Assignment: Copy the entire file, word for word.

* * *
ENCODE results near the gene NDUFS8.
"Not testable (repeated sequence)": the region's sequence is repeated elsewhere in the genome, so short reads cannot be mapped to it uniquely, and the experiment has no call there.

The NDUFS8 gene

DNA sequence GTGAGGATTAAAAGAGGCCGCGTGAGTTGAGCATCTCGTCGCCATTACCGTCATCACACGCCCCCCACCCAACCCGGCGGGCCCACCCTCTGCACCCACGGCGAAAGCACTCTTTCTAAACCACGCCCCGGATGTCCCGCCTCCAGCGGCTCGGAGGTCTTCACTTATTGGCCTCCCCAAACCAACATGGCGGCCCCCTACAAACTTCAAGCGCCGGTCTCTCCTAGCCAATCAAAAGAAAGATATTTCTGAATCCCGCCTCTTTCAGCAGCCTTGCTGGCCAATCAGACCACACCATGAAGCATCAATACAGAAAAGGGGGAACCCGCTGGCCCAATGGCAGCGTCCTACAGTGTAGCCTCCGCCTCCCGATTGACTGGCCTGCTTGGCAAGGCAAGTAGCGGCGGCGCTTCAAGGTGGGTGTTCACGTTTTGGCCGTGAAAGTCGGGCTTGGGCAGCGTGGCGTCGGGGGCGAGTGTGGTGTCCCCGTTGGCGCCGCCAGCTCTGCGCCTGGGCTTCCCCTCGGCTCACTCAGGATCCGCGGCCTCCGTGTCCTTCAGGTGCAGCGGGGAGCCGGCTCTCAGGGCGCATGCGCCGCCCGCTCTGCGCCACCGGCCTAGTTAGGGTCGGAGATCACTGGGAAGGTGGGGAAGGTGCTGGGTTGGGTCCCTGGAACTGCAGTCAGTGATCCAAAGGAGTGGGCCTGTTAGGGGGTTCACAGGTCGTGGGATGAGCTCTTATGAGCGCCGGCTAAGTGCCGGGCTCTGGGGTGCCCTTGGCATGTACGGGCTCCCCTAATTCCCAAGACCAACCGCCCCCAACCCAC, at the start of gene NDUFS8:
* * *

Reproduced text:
ENCODE results near the gene NDUFS8.
"Not testable (repeated sequence)": the region's sequence is repeated elsewhere in the genome, so short reads cannot be mapped to it uniquely, and the experiment has no call there.

The NDUFS8 gene

DNA sequence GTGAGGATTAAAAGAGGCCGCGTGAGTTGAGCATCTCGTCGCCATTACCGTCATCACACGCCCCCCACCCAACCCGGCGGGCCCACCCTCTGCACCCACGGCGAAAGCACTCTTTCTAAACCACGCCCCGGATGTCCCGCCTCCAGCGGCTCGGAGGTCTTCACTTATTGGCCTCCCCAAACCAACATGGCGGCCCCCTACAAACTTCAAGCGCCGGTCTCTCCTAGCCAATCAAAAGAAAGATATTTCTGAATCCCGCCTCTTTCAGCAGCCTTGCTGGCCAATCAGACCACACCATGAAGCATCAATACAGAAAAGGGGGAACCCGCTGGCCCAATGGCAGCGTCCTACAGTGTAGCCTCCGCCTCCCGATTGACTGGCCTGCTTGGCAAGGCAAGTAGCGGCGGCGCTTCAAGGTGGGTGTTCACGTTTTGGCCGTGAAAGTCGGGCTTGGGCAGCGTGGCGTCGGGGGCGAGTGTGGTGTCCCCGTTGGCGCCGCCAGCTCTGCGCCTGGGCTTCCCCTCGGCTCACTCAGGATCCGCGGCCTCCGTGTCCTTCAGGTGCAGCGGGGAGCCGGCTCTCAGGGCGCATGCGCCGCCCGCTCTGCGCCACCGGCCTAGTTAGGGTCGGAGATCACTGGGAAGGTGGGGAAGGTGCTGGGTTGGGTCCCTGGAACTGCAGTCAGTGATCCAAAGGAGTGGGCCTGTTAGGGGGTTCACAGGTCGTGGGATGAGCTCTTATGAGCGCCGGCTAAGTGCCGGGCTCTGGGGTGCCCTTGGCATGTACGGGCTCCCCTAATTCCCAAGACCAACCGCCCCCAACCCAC, at the start of gene NDUFS8: